Both of the M&R Title and Sanford Title fraud schemes involved at least 25 victims, including lenders, sellers and buyers of real estate, title insurance companies and lien holders. The reasonably foreseeable loss associated with Scott’s conduct was at least $2.5 million. The loss associated with Williams’ offenses was at least $3.1 million.
Bonnie Kathleen Kreamer, a/k/a Bonnie Meehan, age 49, of Riva, Maryland; Emeka Udeze, age 39, of Bowie, Maryland; Shola Risikat Balogun, age 48, of Upper Marlboro; Gregory Green, age 49, of Waldorf, Maryland; and Demetrius Peete, age 46, of Manassas, Virginia, each previously pleaded guilty to their roles in the fraud schemes. Kreamer, who was responsible for the daily operations at Sanford Title, was sentenced on April 25, 2014 to 51 months in prison, and ordered to pay restitution of $2,499,048 to the victims and to forfeit $4.8 million. Green was previously sentenced to three months in prison and ordered to pay restitution of $404,596. The other conspirators await sentencing.
The Maryland Mortgage Fraud Task Force was established to unify the agencies that regulate and investigate mortgage fraud and promote the early detection, identification, prevention and prosecution of mortgage fraud schemes. This case, as well as other cases brought by members of the Task Force, demonstrates the commitment of law enforcement agencies to protect consumers from fraud and promote the integrity of the credit markets. Information about mortgage fraud is available at http://www.justice.gov/usao/md/priorities.html.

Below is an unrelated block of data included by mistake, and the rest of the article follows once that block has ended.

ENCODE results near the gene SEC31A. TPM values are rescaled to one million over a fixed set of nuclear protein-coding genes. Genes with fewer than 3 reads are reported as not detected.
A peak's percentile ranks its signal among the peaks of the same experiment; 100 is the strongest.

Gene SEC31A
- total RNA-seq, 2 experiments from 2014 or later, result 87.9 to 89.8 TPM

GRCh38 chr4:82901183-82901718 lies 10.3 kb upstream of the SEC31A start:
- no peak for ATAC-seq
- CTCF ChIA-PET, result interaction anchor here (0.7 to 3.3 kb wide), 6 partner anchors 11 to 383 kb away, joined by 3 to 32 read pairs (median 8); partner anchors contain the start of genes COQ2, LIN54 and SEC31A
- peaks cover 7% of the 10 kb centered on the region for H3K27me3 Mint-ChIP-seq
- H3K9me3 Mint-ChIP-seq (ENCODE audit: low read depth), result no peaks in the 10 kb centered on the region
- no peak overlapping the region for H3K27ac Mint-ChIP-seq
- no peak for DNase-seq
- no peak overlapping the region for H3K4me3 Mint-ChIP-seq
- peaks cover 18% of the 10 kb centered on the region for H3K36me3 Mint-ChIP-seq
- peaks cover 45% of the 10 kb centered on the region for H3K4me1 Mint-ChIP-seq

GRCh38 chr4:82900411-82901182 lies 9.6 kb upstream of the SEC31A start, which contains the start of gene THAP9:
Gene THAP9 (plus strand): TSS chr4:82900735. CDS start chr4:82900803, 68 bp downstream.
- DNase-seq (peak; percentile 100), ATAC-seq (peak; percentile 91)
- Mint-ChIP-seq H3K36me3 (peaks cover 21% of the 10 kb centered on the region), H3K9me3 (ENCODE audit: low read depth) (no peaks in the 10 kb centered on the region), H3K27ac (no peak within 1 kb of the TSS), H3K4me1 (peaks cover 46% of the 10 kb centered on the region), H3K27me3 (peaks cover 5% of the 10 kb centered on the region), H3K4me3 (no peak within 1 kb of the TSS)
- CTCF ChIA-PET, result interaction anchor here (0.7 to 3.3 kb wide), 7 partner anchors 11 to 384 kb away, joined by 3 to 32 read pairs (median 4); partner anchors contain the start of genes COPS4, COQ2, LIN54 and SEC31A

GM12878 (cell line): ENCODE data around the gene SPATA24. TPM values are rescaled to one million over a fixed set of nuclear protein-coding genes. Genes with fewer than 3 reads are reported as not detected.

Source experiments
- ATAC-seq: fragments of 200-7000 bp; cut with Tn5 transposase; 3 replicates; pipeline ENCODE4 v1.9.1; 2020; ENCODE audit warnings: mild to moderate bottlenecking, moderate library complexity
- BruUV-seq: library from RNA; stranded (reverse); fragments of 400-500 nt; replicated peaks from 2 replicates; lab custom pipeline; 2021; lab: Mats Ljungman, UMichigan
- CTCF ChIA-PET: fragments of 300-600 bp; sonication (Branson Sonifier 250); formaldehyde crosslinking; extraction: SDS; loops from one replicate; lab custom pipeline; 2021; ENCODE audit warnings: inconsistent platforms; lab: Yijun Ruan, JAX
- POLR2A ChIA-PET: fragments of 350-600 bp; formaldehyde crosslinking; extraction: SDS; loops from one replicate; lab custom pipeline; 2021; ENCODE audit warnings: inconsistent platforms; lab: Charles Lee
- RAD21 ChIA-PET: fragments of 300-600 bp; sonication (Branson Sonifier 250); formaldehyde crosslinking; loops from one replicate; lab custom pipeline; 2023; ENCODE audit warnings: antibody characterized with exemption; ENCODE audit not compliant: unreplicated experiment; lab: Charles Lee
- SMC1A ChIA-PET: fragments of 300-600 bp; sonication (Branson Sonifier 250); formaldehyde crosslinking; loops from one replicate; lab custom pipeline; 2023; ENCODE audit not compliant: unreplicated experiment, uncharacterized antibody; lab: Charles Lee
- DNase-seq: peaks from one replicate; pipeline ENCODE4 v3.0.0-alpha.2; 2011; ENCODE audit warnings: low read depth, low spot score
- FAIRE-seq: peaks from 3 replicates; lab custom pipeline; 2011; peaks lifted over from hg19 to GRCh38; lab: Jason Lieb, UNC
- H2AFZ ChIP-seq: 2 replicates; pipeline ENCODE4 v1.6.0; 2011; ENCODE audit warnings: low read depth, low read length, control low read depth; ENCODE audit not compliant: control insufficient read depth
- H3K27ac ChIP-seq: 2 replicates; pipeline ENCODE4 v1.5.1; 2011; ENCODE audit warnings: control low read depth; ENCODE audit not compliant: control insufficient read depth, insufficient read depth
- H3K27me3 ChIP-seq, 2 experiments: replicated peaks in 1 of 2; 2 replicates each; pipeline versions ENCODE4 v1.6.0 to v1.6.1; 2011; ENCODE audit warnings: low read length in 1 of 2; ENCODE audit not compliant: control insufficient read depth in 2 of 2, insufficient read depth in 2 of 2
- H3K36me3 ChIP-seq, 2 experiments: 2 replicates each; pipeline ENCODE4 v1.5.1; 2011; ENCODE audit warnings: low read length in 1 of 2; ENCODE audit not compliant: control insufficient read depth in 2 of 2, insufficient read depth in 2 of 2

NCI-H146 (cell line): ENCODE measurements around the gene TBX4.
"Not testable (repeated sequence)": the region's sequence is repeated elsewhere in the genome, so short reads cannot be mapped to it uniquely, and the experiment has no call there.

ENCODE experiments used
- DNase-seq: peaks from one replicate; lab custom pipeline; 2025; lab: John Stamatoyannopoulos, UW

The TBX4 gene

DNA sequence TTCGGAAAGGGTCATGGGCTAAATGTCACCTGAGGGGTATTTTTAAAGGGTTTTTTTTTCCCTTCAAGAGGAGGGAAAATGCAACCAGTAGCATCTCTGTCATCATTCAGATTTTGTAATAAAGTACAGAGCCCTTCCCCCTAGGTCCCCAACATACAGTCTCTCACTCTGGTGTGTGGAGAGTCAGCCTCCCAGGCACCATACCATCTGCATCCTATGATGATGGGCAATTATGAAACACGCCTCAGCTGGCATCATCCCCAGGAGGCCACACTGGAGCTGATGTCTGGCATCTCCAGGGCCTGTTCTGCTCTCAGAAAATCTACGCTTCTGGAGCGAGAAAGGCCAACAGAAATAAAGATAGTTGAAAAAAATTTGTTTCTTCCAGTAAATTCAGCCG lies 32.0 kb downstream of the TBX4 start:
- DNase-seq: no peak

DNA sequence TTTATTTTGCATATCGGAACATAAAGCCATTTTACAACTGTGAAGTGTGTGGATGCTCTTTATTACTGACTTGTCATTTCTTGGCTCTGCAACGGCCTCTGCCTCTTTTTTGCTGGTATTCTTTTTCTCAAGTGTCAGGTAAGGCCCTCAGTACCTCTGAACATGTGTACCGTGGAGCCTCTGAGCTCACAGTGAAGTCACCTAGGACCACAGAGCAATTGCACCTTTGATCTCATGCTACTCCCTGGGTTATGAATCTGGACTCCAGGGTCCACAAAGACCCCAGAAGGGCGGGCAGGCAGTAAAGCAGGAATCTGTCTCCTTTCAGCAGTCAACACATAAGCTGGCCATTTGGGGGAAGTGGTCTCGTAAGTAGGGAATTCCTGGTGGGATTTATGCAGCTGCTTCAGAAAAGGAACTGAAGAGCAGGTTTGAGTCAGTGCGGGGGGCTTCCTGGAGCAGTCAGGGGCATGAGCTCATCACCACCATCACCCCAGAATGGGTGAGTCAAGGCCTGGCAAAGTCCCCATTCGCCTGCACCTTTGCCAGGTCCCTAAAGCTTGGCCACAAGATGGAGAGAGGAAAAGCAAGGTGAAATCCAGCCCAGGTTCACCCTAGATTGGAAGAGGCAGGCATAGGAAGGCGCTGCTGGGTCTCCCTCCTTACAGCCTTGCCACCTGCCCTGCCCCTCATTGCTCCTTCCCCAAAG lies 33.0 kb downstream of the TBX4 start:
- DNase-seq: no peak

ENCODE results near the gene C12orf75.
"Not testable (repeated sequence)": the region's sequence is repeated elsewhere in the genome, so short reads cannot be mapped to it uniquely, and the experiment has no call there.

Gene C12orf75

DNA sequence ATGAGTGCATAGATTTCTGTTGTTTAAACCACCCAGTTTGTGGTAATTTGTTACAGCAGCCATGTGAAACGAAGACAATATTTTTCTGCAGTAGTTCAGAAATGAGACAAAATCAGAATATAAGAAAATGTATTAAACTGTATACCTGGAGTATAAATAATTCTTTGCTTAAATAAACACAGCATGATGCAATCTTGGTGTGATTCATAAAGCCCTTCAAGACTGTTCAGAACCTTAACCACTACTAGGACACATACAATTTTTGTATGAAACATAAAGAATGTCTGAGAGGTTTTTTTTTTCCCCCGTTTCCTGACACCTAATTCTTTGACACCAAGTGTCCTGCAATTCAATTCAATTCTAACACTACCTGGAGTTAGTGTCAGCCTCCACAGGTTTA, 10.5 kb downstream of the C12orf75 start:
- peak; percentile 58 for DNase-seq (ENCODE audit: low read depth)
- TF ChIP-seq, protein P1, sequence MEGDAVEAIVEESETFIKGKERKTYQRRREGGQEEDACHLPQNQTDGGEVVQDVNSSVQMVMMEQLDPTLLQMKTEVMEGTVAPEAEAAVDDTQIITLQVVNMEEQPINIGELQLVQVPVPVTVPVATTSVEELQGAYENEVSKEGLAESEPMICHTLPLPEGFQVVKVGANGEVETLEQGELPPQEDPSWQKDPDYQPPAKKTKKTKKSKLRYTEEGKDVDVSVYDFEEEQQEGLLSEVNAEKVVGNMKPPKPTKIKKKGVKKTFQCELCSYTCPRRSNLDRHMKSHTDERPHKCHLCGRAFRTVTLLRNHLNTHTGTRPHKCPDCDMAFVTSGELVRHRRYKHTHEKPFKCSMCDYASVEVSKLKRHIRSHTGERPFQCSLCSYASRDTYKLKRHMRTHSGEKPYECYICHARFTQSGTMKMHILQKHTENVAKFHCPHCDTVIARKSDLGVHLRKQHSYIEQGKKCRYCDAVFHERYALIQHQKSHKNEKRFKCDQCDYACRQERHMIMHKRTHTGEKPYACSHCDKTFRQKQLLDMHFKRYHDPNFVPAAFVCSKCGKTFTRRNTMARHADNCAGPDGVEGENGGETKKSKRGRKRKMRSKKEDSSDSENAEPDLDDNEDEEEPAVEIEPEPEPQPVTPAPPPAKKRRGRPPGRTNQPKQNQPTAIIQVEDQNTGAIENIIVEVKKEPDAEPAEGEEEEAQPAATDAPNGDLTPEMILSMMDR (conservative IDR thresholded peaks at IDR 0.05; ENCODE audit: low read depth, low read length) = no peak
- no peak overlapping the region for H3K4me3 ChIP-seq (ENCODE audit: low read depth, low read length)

Today’s announcement is part of efforts underway by President Obama’s Financial Fraud Enforcement Task Force which was created in November 2009 to wage an aggressive, coordinated and proactive effort to investigate and prosecute financial crimes. With more than 20 federal agencies, 94 U.S. attorneys’ offices and state and local partners, it’s the broadest coalition of law enforcement, investigatory and regulatory agencies ever assembled to combat fraud. Since its formation, the task force has made great strides in facilitating increased investigation and prosecution of financial crimes; enhancing coordination and cooperation among federal, state and local authorities; addressing discrimination in the lending and financial markets and conducting outreach to the public, victims, financial institutions and other organizations. Over the past three fiscal years, the Justice Department has filed more than 10,000 financial fraud cases against nearly 15,000 defendants including more than 2,700 mortgage fraud defendants. For more information on the task force, visit www.stopfraud.gov.
United States Attorney Rod J. Rosenstein commended the FBI, U.S. Secret Service, FDIC, HUD-OIG, Department of Justice OIG, Howard County Police Department and Howard County State’s Attorney’s Office for their work in the investigation. Mr. Rosenstein thanked Assistant United States Attorney Harry Gruber and Special Assistant United States Attorney Colleen McGuinn assigned to this case from the Howard County State’s Attorney’s Office, who prosecuted the case.